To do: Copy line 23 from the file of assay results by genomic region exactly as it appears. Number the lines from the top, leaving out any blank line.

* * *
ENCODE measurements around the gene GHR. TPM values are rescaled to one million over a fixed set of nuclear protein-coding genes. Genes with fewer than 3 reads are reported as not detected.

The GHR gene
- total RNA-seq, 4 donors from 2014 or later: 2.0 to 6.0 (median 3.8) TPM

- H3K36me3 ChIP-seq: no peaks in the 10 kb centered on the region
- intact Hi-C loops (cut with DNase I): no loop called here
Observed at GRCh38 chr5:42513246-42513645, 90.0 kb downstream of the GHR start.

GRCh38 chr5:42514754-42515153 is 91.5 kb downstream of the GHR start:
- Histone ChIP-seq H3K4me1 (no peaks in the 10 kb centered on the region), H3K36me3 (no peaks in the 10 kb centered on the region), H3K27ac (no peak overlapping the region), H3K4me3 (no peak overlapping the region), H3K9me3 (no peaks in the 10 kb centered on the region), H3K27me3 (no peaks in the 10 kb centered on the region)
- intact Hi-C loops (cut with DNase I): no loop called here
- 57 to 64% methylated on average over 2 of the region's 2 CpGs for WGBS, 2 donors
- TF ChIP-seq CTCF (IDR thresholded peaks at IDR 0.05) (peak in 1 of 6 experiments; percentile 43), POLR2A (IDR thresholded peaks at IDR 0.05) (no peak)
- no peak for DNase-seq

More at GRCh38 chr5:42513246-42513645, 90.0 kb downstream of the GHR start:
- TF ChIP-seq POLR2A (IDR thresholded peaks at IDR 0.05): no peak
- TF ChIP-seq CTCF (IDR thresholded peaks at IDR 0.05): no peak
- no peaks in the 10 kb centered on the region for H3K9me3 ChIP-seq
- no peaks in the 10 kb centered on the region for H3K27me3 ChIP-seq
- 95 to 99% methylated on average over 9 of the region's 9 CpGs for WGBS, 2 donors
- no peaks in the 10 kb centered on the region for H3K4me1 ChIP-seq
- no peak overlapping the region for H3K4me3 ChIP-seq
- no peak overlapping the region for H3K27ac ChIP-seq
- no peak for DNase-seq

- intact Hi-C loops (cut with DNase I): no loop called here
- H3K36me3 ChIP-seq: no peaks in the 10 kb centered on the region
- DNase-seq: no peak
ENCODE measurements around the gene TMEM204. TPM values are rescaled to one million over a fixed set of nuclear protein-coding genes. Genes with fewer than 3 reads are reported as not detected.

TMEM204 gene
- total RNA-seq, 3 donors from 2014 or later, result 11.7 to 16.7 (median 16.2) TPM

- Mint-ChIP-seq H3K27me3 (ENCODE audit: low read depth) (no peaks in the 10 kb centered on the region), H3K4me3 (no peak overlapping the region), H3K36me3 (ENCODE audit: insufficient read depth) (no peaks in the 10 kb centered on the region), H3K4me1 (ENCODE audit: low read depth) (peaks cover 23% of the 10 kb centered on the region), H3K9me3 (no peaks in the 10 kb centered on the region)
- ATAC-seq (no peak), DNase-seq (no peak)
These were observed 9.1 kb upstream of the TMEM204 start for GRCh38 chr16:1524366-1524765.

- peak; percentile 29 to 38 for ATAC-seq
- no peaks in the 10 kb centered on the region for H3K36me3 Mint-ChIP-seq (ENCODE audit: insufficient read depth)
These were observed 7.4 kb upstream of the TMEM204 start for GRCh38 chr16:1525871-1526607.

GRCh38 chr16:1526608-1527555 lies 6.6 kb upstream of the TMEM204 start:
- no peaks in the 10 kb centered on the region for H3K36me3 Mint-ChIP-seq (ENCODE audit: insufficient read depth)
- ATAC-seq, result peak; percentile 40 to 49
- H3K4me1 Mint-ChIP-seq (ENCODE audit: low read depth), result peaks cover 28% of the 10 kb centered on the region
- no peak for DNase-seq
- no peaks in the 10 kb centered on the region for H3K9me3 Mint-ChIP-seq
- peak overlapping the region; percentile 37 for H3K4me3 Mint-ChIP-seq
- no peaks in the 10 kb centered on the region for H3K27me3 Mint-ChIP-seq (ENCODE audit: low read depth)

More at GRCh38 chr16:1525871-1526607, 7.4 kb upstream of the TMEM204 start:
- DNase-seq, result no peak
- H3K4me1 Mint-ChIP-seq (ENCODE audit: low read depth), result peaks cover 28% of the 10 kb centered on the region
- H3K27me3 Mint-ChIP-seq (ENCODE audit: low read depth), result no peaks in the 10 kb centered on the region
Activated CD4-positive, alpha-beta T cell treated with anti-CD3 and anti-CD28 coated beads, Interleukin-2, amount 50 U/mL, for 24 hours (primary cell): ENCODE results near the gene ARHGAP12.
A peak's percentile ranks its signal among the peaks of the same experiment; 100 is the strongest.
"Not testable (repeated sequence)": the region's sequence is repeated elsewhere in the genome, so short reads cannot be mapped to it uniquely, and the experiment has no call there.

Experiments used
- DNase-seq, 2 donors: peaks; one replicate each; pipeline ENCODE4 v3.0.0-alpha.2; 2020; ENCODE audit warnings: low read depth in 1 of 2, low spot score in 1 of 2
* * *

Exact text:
- intact Hi-C loops (cut with DNase I): no loop called here